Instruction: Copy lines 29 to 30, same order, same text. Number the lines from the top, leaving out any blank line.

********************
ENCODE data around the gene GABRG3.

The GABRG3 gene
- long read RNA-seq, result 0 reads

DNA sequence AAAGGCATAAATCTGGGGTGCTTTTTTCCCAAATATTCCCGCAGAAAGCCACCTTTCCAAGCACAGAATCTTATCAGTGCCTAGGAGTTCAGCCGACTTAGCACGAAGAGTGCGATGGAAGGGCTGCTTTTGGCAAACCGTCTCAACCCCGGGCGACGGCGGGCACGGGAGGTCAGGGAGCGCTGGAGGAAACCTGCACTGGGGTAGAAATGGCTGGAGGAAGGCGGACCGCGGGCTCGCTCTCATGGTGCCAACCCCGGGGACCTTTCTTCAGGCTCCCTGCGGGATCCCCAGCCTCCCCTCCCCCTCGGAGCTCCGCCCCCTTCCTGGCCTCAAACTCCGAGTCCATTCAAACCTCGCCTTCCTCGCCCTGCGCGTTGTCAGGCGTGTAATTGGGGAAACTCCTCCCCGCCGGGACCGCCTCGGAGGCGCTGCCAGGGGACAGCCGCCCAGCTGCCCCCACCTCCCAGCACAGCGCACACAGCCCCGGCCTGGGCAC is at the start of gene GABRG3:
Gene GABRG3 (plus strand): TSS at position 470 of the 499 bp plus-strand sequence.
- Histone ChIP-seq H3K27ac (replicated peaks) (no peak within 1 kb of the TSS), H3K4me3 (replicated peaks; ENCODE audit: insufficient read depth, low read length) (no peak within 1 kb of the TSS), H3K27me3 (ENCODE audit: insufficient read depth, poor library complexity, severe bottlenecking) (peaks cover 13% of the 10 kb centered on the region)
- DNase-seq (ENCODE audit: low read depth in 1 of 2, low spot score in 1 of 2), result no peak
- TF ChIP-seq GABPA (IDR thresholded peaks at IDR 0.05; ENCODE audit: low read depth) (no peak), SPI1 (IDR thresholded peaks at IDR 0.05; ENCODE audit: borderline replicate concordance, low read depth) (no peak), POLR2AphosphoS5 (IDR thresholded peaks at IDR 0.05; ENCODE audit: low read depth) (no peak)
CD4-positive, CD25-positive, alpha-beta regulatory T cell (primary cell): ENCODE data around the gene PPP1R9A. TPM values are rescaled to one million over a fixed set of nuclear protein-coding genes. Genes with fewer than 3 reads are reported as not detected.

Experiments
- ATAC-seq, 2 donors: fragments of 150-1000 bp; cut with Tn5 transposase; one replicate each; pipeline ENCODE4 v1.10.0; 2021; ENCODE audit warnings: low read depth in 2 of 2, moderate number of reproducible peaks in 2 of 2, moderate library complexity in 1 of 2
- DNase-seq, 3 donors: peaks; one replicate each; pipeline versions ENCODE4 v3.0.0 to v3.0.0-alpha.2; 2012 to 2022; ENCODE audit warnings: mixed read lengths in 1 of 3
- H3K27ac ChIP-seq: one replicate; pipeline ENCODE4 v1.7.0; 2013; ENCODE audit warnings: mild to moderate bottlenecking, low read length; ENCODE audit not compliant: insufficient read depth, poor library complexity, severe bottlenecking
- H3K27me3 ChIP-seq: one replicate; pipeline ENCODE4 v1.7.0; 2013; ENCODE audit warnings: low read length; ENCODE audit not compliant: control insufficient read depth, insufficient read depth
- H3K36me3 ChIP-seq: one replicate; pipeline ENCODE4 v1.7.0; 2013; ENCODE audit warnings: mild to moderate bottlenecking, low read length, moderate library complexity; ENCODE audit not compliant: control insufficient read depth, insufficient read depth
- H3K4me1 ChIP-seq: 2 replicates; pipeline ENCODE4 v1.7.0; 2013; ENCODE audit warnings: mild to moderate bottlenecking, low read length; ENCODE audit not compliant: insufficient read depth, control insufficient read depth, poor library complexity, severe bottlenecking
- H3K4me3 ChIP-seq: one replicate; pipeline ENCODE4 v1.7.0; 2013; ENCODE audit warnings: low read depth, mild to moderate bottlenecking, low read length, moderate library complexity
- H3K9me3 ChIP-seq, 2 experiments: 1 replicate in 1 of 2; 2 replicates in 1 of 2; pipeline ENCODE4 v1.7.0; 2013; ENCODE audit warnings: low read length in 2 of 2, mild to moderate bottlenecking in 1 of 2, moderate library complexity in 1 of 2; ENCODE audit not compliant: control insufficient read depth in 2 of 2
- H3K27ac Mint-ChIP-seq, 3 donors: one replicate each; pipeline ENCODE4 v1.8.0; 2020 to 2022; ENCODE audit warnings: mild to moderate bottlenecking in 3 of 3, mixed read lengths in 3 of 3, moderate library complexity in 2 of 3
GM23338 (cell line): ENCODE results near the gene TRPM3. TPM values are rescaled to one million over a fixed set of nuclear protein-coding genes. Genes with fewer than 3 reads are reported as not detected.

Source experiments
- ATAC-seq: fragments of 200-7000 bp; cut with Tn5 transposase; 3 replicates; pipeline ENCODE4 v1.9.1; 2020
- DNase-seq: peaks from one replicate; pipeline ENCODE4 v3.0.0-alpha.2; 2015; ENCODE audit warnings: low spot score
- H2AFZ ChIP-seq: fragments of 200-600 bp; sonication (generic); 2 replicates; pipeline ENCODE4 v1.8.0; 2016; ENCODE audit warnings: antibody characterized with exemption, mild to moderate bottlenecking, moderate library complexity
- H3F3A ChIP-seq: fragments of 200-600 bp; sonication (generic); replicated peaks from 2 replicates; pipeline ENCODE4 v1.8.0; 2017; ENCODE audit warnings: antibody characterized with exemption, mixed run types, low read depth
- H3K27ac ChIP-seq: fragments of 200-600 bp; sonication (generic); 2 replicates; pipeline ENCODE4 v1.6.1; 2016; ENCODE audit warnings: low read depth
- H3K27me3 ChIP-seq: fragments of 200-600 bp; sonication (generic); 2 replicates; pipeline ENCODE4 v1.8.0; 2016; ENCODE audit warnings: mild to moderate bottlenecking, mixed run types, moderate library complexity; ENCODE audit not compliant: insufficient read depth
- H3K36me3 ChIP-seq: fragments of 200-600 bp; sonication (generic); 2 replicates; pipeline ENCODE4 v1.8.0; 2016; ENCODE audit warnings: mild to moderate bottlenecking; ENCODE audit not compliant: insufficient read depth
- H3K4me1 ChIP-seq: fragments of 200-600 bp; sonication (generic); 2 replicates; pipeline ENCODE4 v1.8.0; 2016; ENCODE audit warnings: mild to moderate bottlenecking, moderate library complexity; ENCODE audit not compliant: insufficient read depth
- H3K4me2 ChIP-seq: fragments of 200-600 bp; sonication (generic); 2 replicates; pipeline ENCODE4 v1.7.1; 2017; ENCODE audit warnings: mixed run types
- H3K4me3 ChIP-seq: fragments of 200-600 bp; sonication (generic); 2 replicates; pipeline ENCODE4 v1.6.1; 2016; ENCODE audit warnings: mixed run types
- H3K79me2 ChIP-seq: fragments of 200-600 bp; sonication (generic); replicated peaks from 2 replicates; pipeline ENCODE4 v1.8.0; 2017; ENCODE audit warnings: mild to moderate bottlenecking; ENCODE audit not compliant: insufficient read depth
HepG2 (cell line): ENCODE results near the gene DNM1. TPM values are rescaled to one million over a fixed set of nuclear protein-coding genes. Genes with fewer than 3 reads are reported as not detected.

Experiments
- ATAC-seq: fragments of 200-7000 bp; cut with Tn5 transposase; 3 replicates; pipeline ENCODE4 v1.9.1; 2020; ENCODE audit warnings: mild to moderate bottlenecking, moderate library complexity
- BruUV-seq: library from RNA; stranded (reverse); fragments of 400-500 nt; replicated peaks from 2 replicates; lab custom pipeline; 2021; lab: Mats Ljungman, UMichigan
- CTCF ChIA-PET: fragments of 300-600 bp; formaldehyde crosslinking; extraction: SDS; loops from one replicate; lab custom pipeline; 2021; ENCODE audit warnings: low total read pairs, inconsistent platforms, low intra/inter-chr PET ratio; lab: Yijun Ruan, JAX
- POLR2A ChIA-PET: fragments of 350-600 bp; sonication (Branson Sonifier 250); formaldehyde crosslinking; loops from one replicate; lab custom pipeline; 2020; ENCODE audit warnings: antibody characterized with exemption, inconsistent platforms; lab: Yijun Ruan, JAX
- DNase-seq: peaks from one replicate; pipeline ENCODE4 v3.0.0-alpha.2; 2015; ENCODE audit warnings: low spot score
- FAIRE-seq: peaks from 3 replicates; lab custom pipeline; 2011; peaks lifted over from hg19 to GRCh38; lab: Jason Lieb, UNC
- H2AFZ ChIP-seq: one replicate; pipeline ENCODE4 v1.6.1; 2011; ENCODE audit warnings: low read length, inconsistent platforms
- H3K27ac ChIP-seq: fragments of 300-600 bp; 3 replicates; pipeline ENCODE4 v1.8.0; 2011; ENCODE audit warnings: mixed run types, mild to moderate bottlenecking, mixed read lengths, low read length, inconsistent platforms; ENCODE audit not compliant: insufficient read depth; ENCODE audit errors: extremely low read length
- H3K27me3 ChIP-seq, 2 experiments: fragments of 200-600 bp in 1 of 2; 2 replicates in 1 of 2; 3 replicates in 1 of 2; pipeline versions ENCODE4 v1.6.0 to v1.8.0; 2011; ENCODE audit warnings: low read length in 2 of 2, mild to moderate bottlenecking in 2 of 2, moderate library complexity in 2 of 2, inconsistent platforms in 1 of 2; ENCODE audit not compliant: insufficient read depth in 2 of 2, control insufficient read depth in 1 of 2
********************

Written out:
- H3K4me1 ChIP-seq: fragments of 200-600 bp; sonication (generic); 2 replicates; pipeline ENCODE4 v1.8.0; 2016; ENCODE audit warnings: mild to moderate bottlenecking, moderate library complexity; ENCODE audit not compliant: insufficient read depth
- H3K4me2 ChIP-seq: fragments of 200-600 bp; sonication (generic); 2 replicates; pipeline ENCODE4 v1.7.1; 2017; ENCODE audit warnings: mixed run types